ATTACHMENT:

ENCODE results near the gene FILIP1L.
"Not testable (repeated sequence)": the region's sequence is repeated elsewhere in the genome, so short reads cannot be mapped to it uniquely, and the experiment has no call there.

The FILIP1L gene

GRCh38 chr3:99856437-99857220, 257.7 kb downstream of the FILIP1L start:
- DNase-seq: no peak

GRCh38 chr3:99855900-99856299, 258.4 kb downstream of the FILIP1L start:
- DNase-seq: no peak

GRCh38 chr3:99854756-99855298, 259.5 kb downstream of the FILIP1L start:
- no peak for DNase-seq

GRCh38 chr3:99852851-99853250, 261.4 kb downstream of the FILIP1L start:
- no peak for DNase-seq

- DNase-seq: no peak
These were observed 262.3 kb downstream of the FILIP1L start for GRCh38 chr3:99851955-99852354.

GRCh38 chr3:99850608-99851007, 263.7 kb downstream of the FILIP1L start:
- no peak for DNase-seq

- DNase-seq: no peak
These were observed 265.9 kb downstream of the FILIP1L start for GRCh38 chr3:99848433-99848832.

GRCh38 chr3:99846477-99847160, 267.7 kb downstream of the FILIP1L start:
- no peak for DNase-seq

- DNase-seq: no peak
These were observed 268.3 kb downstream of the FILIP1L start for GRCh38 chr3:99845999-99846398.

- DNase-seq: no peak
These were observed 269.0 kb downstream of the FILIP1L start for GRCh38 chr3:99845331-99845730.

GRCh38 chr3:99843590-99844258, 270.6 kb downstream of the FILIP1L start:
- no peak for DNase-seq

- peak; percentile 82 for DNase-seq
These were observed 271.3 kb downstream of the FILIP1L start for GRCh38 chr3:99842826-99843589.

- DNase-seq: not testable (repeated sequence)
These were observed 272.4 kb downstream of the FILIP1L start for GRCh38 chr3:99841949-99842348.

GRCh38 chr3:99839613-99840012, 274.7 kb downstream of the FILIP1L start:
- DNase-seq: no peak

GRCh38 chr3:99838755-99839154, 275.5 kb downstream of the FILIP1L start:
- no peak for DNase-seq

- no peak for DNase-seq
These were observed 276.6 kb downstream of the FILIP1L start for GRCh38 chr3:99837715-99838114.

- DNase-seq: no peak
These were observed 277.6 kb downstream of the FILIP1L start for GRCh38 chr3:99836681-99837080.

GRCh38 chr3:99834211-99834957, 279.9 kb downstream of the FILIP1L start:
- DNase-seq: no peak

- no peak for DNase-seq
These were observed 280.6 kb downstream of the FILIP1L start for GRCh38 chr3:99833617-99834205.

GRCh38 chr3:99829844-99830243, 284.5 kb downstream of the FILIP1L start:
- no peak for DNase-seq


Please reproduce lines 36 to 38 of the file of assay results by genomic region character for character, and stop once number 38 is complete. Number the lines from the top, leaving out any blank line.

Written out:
- DNase-seq: no peak
These were observed 277.6 kb downstream of the FILIP1L start for GRCh38 chr3:99836681-99837080.

GRCh38 chr3:99834211-99834957, 279.9 kb downstream of the FILIP1L start: